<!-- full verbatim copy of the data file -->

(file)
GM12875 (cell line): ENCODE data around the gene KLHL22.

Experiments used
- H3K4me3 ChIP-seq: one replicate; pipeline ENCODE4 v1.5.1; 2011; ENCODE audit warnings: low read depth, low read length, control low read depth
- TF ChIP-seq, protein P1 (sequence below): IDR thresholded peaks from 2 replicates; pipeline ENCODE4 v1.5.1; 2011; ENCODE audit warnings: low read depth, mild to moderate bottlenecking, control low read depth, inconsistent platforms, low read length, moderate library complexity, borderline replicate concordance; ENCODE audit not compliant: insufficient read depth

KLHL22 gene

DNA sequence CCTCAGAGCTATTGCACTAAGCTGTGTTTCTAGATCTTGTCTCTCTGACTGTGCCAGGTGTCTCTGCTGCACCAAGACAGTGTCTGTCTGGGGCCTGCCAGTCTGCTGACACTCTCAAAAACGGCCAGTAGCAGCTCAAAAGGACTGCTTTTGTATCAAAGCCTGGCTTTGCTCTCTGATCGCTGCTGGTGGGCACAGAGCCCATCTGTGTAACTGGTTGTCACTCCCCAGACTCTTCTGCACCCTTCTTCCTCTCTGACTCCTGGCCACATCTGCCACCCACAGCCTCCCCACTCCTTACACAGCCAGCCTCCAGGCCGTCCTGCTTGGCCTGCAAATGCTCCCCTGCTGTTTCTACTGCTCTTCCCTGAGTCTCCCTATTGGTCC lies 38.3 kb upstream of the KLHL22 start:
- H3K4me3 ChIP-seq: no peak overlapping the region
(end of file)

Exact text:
GM12875 (cell line): ENCODE data around the gene KLHL22.

Experiments used
- H3K4me3 ChIP-seq: one replicate; pipeline ENCODE4 v1.5.1; 2011; ENCODE audit warnings: low read depth, low read length, control low read depth
- TF ChIP-seq, protein P1 (sequence below): IDR thresholded peaks from 2 replicates; pipeline ENCODE4 v1.5.1; 2011; ENCODE audit warnings: low read depth, mild to moderate bottlenecking, control low read depth, inconsistent platforms, low read length, moderate library complexity, borderline replicate concordance; ENCODE audit not compliant: insufficient read depth

KLHL22 gene

DNA sequence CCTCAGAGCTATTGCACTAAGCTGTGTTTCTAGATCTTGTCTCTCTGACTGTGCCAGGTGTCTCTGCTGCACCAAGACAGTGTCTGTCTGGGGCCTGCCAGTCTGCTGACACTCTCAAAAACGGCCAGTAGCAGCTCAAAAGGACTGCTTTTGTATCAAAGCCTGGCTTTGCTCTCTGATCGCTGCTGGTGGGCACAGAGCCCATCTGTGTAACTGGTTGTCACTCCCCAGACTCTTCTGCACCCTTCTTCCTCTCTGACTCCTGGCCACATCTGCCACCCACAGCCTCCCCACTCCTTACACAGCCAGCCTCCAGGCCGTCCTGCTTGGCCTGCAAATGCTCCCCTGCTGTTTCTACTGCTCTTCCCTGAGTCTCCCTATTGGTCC lies 38.3 kb upstream of the KLHL22 start:
- H3K4me3 ChIP-seq: no peak overlapping the region